Ribera’s earliest underground cellars, with their distinctive stone chimneys calledzarceras, were built in the 13th century in towns across the region and still serve to protect the wines from the extreme climate changes. The limestone caves, dug by hand, provide the perfect conditions for aging these fine wines. One of the best examples of these cellars is the 400 meter long wine storage cellar of Bodegas Ismael Arrouyo-Valsotillo in Sotillo de la Ribera.
Although the Denominación de Origen (D.O.) of Ribera del Duero, extending from Valladolid to Soria, has only been in existence since July 1982, starting with just eight wineries, winemaking in the region dates back more than 2000 years to the time of the Romans who had a settlement, Clunia, in what is now the small village of Baños de Valdearados in the province of Burgos.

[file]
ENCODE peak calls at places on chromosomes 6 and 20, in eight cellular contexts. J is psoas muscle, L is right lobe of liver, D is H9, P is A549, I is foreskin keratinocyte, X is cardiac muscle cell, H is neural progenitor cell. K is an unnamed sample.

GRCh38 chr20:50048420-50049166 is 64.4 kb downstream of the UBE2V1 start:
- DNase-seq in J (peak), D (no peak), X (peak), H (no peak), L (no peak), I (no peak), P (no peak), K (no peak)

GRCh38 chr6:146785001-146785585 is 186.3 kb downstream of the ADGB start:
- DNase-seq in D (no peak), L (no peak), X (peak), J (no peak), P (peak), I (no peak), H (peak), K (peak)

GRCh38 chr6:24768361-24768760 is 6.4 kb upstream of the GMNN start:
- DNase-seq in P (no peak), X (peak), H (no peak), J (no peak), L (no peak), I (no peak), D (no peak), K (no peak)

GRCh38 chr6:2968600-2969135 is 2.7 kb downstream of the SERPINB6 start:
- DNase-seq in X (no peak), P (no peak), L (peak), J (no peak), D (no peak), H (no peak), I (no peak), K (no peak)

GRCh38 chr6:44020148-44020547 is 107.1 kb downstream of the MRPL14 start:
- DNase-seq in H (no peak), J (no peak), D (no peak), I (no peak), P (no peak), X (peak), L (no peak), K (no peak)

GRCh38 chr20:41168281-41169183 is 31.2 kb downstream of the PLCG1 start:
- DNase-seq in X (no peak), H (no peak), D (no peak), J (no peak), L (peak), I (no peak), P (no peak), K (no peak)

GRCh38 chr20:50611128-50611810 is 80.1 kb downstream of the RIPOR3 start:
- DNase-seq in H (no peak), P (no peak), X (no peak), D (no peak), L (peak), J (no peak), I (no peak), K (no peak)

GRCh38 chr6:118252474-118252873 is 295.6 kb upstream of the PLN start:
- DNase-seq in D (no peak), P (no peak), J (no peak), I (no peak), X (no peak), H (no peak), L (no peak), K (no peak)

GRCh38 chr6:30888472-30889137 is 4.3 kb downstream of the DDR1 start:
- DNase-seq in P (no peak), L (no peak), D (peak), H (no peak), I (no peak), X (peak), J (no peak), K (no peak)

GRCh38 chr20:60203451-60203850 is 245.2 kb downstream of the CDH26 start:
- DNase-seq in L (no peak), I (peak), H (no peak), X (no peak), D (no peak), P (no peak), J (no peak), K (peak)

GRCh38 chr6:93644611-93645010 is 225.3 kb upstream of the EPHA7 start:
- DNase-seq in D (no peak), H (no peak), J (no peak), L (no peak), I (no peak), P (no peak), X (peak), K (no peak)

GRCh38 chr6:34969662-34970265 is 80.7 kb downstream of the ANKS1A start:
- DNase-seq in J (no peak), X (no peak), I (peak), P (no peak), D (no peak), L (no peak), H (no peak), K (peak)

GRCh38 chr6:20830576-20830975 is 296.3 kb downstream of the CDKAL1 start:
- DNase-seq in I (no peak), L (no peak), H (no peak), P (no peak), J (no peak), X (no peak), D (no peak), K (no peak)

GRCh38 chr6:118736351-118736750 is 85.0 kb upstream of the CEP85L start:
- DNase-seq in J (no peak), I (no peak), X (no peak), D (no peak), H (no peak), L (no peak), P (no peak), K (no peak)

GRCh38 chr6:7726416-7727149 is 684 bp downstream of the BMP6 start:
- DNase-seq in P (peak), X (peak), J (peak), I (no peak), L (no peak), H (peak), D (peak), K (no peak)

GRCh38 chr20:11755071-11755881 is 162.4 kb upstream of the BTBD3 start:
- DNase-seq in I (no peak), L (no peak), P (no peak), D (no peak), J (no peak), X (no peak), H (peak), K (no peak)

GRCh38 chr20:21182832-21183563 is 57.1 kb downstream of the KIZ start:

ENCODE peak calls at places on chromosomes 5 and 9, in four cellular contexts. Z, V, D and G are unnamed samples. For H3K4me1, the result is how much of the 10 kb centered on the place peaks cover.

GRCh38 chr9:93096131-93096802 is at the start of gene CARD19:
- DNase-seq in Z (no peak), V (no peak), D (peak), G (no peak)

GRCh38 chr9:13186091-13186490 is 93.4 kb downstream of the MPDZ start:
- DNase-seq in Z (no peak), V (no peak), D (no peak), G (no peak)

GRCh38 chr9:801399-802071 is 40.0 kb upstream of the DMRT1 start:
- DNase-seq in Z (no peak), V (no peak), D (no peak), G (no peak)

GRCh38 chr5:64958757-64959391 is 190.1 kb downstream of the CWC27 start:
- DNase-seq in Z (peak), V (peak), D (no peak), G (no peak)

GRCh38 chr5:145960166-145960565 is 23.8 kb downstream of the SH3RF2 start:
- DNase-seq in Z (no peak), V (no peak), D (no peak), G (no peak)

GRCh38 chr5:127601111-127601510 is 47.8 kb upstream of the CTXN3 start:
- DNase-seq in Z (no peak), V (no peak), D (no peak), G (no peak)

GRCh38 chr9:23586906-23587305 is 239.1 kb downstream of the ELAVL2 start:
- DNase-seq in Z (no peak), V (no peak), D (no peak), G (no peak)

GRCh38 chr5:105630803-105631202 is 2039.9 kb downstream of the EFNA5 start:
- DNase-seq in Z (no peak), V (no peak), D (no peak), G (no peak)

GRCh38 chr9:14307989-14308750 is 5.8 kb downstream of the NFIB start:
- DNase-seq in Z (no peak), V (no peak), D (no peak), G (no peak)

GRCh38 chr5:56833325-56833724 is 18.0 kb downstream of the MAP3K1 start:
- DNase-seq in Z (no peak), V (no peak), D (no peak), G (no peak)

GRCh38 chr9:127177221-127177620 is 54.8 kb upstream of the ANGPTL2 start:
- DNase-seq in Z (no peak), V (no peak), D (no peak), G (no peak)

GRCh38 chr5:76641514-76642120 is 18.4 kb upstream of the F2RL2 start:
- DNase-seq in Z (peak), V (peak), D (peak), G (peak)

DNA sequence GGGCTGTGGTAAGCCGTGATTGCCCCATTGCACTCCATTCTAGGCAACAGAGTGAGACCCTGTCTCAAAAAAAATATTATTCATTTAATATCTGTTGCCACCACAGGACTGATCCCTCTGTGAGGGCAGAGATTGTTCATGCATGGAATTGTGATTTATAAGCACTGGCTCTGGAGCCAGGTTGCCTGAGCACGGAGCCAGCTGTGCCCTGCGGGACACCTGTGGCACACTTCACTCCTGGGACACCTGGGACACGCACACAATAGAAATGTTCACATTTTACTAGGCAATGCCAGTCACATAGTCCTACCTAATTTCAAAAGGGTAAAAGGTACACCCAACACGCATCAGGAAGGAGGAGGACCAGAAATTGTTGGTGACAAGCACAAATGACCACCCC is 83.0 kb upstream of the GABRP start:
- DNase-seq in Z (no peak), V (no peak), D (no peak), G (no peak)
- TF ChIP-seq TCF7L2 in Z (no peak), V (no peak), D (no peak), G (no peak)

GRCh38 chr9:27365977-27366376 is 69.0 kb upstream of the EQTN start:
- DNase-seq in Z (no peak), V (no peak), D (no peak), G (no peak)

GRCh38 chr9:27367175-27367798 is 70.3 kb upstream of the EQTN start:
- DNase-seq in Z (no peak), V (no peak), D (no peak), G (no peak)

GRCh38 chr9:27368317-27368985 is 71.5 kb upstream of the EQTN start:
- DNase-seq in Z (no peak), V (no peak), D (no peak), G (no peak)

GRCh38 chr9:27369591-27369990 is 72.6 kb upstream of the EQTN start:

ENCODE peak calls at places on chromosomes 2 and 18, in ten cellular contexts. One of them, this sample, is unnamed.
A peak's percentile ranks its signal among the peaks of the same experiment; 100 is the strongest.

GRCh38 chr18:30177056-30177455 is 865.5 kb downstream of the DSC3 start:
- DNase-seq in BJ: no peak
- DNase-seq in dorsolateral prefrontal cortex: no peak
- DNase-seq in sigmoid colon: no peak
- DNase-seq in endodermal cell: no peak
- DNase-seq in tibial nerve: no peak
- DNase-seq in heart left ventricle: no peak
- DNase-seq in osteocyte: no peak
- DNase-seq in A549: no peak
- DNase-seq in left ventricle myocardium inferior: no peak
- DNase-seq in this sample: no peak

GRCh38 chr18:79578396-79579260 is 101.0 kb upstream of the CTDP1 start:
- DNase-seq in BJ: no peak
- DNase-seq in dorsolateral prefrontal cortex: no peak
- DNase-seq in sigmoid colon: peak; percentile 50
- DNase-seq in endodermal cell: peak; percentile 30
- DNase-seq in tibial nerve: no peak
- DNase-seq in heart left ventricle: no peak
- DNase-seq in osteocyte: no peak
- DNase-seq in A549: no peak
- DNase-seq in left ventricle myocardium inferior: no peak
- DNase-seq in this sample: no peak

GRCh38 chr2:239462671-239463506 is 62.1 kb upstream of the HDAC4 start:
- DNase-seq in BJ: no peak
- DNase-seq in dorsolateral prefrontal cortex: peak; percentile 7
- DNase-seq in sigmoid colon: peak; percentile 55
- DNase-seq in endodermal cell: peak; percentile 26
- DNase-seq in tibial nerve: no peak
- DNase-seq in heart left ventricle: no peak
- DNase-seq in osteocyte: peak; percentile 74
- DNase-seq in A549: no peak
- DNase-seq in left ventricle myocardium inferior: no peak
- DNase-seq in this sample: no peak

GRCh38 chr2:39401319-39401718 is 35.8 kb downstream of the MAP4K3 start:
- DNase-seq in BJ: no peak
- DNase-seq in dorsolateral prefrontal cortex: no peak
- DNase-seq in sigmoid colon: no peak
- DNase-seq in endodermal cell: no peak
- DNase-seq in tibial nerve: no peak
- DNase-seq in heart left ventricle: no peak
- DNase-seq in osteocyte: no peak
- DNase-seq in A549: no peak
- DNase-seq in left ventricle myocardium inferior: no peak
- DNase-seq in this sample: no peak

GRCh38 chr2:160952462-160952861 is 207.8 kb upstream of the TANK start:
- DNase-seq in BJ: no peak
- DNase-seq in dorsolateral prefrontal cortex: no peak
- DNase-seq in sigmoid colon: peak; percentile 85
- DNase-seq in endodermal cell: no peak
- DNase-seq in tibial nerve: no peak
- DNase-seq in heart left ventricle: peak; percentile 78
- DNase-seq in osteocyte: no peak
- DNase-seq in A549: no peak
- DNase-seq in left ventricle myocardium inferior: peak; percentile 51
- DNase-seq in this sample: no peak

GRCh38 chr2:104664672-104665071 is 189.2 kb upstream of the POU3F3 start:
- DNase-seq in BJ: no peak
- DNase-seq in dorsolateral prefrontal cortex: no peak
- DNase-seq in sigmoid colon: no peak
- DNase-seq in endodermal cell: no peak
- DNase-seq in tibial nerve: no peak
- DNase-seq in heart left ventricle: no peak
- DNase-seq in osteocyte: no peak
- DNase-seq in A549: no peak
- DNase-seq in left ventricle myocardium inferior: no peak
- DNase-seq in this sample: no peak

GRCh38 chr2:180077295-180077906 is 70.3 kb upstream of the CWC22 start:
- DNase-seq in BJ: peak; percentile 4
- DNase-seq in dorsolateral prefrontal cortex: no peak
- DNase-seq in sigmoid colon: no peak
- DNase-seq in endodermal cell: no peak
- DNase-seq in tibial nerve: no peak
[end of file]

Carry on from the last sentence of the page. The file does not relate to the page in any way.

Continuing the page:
The extremes of weather, from scorchingly hot summers with moderate to low rainfall and harsh, cold winters, combined with the unique soil conditions and higher elevation, create the ideal growing conditions for the Tempranillo (early-ripening) grape, known locally as Tinto Fino, or Tinta del País, but it is the great passion for producing great wines that make the Ribera del Duero so notable.
Exclusive 2, 3 & 5-day tours available March-November
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